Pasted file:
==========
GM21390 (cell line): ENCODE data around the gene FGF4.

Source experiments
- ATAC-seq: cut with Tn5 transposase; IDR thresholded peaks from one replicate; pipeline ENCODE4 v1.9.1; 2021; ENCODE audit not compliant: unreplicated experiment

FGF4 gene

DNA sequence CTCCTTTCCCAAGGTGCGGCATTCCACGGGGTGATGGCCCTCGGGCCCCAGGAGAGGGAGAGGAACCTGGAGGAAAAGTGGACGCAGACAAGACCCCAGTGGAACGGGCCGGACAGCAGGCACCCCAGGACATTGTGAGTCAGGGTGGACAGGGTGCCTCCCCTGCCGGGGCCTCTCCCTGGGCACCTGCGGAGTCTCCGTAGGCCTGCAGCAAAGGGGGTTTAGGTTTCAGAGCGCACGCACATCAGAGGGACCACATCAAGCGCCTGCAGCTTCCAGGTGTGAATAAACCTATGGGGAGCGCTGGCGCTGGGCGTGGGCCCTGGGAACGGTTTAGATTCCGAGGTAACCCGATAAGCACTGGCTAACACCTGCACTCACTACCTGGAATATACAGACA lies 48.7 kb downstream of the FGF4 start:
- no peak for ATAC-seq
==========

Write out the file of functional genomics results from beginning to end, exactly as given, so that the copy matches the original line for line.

GM21390 (cell line): ENCODE data around the gene FGF4.

Source experiments
- ATAC-seq: cut with Tn5 transposase; IDR thresholded peaks from one replicate; pipeline ENCODE4 v1.9.1; 2021; ENCODE audit not compliant: unreplicated experiment

FGF4 gene

DNA sequence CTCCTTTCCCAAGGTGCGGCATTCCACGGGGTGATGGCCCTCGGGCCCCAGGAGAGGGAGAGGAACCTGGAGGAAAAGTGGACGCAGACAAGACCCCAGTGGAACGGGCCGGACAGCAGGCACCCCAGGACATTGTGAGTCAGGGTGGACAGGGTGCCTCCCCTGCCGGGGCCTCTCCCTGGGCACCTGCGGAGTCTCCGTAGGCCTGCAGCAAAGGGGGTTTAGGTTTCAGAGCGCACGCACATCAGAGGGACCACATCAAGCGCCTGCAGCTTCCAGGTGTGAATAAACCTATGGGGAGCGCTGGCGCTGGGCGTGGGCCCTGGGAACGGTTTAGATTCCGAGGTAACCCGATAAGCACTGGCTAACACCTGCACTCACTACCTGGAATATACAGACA lies 48.7 kb downstream of the FGF4 start:
- no peak for ATAC-seq